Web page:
Fermat invented this method of infinite descent. The idea is: If a given natural number with certain properties implies that there exists a smaller one with these properties, then there are infinitely many of these, which is impossible.
Here is an example:
Suppose is a square. Then, since are coprime and of opposite parity, . Thus, for to be a square, each of must be squares itself. Setting , , we have .
We prove that the Diophantine equation has no solution in natural numbers.
Suppose that , where , . Then is odd, and have opposite parity.
If was even, then , so or . But conflicts with . And implies contradicting . Thus, is odd, and implies that have opposite parity. ∎
Suppose is odd and is even. Then we have , and , where have opposite parity and are coprime. Since is odd, this implies , so it is sufficient to show that there is no solution for odd .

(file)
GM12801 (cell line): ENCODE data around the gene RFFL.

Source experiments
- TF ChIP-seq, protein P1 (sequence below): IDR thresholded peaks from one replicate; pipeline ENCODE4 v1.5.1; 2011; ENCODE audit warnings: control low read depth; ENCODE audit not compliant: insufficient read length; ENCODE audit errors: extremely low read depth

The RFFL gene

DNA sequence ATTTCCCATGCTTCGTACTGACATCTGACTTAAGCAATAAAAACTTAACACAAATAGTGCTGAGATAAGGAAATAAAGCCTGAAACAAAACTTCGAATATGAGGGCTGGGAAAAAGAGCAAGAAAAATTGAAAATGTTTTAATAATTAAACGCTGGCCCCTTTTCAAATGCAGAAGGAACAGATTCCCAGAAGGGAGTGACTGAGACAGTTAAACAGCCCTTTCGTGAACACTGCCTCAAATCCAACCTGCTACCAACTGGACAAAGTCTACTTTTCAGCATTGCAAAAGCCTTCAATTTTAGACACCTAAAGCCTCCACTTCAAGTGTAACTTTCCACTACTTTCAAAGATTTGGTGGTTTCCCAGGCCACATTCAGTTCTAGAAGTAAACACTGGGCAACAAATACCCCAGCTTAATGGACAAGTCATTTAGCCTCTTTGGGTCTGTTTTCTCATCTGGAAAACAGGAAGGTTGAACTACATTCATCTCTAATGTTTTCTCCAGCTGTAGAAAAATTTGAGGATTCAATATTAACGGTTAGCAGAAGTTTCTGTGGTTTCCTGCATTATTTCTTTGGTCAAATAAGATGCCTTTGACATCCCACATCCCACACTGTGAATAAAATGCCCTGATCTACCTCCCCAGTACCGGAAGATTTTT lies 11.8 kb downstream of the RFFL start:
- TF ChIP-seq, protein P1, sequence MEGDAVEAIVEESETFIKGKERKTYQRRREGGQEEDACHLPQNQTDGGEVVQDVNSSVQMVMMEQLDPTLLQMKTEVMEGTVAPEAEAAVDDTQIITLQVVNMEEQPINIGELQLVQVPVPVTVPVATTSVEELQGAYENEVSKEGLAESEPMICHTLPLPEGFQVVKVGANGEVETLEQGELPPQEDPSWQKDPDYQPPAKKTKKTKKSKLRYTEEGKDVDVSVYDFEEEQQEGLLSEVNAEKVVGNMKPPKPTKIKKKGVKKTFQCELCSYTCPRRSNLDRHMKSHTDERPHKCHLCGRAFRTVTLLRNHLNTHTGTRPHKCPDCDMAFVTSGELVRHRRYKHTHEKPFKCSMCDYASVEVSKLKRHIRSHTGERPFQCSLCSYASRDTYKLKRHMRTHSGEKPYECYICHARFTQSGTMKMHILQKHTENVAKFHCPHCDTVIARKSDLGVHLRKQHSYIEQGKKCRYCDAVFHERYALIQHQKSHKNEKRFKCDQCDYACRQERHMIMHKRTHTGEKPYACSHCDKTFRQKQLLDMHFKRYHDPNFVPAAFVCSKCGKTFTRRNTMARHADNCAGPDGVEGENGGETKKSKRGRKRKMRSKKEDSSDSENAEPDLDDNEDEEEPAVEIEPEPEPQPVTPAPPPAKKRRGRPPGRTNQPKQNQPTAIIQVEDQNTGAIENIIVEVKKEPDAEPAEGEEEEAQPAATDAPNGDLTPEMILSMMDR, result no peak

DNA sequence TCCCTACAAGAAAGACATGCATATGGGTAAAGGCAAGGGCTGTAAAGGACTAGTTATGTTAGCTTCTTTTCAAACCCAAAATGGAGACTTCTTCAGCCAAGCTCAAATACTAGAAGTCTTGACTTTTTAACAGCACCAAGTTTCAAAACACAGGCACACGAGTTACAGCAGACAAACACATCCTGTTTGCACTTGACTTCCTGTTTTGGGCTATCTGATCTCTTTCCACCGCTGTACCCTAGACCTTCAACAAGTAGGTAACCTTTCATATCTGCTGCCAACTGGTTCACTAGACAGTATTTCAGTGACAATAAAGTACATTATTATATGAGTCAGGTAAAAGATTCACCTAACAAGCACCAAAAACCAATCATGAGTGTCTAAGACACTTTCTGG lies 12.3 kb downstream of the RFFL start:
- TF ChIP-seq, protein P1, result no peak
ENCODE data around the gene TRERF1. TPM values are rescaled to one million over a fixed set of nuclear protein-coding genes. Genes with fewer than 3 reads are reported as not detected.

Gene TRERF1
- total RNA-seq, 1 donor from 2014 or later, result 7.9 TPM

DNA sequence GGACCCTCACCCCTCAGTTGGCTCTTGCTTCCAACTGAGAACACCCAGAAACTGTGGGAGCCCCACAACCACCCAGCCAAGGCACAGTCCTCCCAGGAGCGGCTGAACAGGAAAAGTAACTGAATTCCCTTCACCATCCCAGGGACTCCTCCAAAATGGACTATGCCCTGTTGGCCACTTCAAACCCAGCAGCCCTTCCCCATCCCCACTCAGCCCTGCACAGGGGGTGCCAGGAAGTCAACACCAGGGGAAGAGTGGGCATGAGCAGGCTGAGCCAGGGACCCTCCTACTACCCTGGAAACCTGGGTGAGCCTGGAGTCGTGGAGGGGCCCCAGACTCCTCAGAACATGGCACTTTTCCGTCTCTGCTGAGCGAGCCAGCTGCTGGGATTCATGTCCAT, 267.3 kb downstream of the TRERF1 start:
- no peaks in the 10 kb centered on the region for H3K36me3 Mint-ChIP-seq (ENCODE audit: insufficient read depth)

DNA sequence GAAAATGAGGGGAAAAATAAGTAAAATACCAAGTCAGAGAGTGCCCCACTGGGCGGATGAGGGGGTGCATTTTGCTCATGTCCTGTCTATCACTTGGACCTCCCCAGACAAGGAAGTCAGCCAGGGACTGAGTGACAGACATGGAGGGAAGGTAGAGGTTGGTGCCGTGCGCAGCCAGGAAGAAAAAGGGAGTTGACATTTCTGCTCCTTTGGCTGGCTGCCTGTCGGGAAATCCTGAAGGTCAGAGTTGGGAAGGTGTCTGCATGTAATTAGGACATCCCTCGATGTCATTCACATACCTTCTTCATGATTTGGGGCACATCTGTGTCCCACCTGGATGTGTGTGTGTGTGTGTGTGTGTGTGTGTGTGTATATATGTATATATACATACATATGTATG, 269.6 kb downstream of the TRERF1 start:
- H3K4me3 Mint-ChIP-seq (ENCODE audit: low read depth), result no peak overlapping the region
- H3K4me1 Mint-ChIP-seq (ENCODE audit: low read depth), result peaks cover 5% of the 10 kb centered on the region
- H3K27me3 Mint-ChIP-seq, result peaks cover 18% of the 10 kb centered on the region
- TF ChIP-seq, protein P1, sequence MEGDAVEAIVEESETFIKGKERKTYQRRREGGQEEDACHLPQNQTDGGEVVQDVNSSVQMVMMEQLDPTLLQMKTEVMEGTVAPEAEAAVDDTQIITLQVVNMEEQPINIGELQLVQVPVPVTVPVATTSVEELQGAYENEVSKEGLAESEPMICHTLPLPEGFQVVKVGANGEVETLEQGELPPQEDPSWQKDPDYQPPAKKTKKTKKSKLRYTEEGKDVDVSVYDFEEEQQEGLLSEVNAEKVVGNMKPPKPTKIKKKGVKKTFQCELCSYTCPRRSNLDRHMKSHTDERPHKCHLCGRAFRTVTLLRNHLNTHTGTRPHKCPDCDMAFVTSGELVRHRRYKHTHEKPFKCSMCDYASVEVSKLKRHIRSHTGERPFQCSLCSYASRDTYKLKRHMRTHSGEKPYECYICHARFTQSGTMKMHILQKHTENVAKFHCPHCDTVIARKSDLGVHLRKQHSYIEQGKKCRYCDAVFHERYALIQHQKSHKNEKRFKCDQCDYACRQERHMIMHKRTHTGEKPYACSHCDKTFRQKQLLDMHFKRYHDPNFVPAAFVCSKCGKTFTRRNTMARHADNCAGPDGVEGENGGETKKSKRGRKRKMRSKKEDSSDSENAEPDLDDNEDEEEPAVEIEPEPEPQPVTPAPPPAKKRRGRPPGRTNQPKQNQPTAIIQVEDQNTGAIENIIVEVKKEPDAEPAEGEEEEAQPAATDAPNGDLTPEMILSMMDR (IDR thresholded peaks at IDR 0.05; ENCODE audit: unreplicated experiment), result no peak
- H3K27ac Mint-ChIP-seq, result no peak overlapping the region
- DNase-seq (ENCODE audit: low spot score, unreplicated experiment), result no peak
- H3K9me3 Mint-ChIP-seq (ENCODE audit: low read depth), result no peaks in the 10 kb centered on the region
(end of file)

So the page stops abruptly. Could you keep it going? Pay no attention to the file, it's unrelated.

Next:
Now are assumed odd. Then is even, and there exist , , such that
Since is a primitive Pythagorean triple, there exist , , satisfiying
Since is a square and are coprime and, say, is odd, is a square, and we have , .
From the primitive Pythagorean triple we get , , . Since is a square, and each of and is a square: , .
Substituting in we have . But since this implies , thus we have another solution with odd . This contradicts to the fact that there exists a smallest solution.
See http://mathpages.com/home/kmath144.htmhere for a discussion of infinite descent vs. induction.
|Date of creation||2013-03-22 14:07:56|
|Last modified on||2013-03-22 14:07:56|
|Owner||Thomas Heye (1234)|
|Last modified by||Thomas Heye (1234)|
|Author||Thomas Heye (1234)|